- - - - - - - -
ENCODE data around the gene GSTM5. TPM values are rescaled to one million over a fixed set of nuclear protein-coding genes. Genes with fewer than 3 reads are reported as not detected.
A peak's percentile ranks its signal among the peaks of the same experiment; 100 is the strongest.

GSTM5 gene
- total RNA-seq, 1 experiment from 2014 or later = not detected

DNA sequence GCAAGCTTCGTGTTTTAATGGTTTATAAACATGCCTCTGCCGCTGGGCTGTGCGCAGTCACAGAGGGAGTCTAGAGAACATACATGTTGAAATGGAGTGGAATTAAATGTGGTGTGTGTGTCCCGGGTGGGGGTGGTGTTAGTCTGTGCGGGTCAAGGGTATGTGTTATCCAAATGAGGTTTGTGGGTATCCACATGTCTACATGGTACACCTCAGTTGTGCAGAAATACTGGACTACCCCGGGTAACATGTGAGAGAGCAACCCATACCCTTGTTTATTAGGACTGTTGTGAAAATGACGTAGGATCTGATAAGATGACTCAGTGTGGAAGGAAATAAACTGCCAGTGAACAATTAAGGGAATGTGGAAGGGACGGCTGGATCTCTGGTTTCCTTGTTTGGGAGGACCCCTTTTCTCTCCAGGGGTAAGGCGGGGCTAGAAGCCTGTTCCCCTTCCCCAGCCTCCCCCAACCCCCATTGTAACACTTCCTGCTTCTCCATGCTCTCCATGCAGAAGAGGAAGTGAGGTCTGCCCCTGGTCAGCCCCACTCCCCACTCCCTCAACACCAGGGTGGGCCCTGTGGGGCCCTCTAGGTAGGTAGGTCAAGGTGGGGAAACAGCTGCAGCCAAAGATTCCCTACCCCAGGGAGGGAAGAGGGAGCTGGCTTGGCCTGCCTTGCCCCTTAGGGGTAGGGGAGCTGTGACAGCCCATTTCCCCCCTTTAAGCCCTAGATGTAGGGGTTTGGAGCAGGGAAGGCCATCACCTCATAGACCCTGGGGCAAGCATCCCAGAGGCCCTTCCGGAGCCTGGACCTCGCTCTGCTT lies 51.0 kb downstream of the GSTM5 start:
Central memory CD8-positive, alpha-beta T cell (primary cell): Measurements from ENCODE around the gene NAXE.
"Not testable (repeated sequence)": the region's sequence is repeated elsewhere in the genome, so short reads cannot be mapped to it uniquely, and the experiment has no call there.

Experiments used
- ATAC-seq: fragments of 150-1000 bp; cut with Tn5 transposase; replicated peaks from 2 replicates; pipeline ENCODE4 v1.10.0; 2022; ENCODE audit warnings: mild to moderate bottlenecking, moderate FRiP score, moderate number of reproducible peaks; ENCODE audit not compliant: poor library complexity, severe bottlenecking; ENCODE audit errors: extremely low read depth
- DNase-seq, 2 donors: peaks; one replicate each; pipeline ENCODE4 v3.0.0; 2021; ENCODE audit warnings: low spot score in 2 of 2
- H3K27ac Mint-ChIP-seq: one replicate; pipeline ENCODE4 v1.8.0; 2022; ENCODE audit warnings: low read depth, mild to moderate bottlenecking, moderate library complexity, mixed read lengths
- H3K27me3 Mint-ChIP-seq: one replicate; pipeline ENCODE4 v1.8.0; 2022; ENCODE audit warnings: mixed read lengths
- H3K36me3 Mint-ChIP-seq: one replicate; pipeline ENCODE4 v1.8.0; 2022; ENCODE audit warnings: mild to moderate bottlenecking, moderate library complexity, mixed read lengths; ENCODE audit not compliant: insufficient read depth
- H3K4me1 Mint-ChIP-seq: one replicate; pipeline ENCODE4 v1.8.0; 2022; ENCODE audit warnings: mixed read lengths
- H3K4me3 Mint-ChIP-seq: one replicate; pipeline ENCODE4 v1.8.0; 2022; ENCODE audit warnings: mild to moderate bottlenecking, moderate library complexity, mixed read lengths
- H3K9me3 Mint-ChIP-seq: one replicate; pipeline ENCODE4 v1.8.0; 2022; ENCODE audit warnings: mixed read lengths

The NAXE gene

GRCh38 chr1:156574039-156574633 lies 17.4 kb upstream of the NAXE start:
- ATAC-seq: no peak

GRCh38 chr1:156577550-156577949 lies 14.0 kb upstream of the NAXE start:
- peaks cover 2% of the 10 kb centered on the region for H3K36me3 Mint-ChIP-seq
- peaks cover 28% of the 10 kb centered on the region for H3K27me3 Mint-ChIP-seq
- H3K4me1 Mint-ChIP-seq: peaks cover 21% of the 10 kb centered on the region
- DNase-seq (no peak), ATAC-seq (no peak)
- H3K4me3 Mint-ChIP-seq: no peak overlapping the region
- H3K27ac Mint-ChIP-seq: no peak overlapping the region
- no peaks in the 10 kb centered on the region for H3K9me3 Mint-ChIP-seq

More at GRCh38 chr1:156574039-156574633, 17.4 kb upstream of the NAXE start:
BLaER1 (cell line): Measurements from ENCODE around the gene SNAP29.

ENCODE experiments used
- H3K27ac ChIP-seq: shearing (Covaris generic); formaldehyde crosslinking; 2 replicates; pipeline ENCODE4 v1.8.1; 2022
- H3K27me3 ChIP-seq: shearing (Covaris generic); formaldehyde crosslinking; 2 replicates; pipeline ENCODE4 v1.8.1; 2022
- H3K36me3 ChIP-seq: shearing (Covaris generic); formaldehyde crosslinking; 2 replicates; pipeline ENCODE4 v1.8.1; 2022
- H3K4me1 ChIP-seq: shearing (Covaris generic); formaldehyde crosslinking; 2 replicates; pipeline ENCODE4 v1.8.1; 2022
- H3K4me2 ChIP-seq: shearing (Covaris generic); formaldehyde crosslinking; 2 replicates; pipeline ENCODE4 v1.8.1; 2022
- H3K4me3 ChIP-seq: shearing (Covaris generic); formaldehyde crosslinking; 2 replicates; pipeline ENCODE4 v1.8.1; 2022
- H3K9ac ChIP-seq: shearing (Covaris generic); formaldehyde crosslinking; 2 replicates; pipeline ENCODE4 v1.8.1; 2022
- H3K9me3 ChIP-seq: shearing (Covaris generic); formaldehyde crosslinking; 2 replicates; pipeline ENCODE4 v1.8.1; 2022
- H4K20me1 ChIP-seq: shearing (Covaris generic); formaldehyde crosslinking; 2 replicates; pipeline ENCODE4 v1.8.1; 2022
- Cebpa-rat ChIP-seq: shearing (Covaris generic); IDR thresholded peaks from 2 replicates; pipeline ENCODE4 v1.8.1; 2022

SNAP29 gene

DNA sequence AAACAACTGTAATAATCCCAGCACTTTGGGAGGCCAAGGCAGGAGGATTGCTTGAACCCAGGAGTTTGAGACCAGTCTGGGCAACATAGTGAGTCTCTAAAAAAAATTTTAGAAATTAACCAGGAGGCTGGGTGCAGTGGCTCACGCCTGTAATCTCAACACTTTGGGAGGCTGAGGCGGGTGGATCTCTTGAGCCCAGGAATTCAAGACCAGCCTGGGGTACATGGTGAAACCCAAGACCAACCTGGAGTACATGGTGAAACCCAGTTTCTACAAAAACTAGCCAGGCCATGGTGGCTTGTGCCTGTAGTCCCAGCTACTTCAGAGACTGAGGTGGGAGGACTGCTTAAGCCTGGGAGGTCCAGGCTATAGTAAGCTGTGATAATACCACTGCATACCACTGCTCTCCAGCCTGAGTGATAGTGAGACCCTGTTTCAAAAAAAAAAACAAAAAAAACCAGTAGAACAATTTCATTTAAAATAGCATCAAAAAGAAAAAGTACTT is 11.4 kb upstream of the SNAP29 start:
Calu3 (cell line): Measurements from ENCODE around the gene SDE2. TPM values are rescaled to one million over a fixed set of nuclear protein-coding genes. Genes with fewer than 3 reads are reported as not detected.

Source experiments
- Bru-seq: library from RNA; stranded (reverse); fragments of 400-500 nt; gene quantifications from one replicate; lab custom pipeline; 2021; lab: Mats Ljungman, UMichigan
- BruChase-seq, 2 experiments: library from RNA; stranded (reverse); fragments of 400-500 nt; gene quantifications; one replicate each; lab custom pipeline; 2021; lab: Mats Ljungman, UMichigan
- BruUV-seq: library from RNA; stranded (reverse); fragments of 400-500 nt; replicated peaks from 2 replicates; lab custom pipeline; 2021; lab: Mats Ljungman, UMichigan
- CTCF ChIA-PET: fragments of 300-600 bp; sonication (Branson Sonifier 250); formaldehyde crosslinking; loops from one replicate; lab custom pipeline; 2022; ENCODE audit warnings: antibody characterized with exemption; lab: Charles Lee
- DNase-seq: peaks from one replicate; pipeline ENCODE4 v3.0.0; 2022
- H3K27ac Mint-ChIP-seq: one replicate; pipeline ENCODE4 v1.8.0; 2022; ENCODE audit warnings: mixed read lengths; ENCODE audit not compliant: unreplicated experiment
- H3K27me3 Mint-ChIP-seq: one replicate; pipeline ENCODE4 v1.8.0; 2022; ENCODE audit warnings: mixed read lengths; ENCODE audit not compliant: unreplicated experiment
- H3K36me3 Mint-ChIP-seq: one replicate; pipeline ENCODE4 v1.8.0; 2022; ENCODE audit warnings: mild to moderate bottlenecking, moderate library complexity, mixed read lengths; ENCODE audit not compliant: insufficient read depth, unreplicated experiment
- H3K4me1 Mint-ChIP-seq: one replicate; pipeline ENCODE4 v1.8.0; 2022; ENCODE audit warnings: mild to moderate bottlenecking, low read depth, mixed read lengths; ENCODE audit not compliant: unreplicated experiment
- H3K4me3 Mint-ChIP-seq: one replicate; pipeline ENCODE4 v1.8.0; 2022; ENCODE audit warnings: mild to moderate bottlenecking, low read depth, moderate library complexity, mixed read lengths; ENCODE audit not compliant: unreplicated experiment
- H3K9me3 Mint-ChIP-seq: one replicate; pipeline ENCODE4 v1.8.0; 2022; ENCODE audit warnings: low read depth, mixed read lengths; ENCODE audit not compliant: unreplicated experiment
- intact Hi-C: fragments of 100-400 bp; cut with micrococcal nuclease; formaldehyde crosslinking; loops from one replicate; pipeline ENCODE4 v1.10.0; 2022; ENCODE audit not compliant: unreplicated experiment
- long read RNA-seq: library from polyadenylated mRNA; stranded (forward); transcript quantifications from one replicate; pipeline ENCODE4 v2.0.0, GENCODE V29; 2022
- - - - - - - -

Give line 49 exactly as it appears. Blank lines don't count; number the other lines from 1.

- DNase-seq: peaks from one replicate; pipeline ENCODE4 v3.0.0; 2022